The Electric Cenotaph


In Times Square, stranded between 7th Avenue and Broadway, there is a modern folly. Actually a recruiting station for the US Army, it looks like a lot more. A glazed box, either side of which displays a giant glowing American flag - made out of coloured fluorescent tubes. It’s as though someone at the Pentagon had decided Dan Flavin and Jasper Johns (rather than Rambo) were the perfect touchstones for potential recruits.

It’s like a billboard you can climb inside – as though a lump of glowing ethereal Times Square sign has crumbled from a façade above, fallen, and become earthly architecture.

It’s position, with roads flowing around it like a river around an island reminds me of the Cenotaph in London’s Whitehall. Designed by Lutyens, the Cenotaph a monument to – as its inscription reads – ‘the glorious dead’ of the First World War. Its iteration in solid, monumental and permanent Portland stone came after its original, ephemeral, timber and plaster version, built for the first anniversary of the Armistice in 1919, struck a popular nerve.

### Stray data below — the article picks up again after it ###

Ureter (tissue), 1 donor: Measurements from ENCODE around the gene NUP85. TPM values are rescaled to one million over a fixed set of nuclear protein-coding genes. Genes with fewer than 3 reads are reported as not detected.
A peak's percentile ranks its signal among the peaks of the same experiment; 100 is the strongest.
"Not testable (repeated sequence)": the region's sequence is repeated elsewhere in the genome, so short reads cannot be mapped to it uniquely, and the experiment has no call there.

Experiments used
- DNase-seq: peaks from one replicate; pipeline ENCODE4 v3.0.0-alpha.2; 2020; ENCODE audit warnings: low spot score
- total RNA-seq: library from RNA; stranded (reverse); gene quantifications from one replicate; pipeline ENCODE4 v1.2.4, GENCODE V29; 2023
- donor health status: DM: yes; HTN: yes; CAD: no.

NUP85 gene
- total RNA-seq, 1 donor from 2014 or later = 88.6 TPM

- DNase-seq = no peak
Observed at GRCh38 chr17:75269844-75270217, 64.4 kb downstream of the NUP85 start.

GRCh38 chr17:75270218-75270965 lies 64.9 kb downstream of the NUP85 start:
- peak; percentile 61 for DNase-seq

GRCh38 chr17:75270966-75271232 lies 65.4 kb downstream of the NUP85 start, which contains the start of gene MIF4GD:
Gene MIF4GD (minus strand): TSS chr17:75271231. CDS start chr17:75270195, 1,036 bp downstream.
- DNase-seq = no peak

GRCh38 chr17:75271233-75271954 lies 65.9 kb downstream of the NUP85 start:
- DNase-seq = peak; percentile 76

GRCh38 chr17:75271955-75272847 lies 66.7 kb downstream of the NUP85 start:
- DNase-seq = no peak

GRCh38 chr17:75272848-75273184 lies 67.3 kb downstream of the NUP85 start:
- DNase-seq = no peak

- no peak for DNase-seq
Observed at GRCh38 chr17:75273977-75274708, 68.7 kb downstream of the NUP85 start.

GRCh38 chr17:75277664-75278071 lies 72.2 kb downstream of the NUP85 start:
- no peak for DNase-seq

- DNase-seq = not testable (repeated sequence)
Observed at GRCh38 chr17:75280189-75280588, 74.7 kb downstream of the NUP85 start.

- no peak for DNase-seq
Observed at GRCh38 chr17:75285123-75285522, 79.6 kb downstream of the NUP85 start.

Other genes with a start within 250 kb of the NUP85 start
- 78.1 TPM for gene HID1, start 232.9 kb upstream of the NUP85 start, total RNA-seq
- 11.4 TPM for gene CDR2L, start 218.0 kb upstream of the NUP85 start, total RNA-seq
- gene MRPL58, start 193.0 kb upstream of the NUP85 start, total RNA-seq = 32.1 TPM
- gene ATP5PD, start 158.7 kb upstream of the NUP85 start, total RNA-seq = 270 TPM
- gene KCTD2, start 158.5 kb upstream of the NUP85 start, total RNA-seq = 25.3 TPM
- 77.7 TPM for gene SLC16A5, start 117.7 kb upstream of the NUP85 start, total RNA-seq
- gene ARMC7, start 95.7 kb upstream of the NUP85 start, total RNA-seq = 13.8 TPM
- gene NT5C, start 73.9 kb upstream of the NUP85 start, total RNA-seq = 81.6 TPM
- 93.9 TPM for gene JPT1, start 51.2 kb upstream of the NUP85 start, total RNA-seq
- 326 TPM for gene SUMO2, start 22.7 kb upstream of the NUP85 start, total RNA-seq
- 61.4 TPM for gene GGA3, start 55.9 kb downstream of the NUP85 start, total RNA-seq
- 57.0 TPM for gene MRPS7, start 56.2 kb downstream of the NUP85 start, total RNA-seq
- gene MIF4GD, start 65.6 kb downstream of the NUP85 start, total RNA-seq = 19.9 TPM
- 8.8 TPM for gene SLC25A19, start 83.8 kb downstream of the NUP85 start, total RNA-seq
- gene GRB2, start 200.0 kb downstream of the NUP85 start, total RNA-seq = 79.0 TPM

Of course, these two structures are separated historically and geographically. But perhaps there is some odd connection – marking either end of an unknown soldiers career. Between rookie recruit and ‘glorious’ death.


Posted by sam at January 31, 2006 11:52 PM

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